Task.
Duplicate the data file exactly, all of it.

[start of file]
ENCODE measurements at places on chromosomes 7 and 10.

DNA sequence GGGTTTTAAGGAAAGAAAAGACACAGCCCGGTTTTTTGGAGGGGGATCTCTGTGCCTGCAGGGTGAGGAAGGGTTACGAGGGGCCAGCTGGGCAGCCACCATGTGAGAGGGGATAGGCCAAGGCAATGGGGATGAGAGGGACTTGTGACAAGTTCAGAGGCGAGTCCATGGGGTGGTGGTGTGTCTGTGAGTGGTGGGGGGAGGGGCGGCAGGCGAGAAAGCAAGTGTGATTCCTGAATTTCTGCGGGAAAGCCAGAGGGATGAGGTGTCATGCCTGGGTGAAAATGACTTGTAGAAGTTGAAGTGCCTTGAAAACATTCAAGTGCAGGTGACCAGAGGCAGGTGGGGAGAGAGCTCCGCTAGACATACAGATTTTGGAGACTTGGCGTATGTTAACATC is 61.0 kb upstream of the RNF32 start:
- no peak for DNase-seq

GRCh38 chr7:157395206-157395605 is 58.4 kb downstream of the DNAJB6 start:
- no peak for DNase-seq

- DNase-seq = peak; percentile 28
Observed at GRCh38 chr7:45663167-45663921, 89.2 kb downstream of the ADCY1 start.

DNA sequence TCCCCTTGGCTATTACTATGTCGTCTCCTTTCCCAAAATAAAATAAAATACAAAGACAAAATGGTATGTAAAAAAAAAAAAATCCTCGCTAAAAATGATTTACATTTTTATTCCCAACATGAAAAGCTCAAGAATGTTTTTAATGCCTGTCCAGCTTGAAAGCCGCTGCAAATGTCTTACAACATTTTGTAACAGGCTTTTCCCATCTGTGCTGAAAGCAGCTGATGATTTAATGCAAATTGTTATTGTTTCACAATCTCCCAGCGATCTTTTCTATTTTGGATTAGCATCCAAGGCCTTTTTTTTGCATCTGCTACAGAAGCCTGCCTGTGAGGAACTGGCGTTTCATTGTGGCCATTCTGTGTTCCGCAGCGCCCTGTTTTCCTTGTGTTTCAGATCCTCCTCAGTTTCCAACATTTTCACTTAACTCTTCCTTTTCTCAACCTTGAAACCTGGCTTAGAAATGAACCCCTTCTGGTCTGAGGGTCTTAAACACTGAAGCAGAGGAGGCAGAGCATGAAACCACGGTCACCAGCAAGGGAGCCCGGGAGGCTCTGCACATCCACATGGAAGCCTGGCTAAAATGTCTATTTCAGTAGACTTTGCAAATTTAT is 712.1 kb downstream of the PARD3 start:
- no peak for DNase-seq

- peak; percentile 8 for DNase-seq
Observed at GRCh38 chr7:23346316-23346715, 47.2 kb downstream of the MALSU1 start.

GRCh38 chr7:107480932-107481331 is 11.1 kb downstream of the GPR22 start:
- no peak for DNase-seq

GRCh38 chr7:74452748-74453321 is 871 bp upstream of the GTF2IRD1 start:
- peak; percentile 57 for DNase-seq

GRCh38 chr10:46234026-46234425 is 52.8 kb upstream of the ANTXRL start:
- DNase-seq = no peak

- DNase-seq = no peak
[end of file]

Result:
ENCODE measurements at places on chromosomes 7 and 10.

DNA sequence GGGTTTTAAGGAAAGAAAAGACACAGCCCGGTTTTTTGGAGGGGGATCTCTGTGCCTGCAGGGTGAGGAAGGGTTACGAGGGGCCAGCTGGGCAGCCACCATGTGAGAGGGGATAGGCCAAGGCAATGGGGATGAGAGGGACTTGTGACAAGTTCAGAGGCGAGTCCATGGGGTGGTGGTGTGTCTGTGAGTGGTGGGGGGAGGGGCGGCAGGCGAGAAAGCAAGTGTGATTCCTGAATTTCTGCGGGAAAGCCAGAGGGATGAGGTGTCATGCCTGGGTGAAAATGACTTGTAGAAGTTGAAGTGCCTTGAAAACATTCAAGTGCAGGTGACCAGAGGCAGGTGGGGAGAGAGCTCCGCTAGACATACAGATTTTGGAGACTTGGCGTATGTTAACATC is 61.0 kb upstream of the RNF32 start:
- no peak for DNase-seq

GRCh38 chr7:157395206-157395605 is 58.4 kb downstream of the DNAJB6 start:
- no peak for DNase-seq

- DNase-seq = peak; percentile 28
Observed at GRCh38 chr7:45663167-45663921, 89.2 kb downstream of the ADCY1 start.

DNA sequence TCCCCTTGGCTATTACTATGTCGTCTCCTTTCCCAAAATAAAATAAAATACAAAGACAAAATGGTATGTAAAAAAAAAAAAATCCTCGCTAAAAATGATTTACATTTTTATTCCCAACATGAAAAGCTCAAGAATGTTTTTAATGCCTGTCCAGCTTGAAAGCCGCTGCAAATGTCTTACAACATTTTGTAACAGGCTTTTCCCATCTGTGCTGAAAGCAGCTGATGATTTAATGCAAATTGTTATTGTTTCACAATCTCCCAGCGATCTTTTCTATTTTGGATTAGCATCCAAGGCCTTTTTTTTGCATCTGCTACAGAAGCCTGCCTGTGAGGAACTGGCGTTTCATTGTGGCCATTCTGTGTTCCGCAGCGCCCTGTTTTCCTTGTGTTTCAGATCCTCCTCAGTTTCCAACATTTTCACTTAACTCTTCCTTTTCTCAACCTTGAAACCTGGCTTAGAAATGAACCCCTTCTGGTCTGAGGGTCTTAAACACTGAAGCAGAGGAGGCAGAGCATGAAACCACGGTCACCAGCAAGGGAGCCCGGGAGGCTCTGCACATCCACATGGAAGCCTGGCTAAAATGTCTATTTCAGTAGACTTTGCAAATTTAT is 712.1 kb downstream of the PARD3 start:
- no peak for DNase-seq

- peak; percentile 8 for DNase-seq
Observed at GRCh38 chr7:23346316-23346715, 47.2 kb downstream of the MALSU1 start.

GRCh38 chr7:107480932-107481331 is 11.1 kb downstream of the GPR22 start:
- no peak for DNase-seq

GRCh38 chr7:74452748-74453321 is 871 bp upstream of the GTF2IRD1 start:
- peak; percentile 57 for DNase-seq

GRCh38 chr10:46234026-46234425 is 52.8 kb upstream of the ANTXRL start:
- DNase-seq = no peak

- DNase-seq = no peak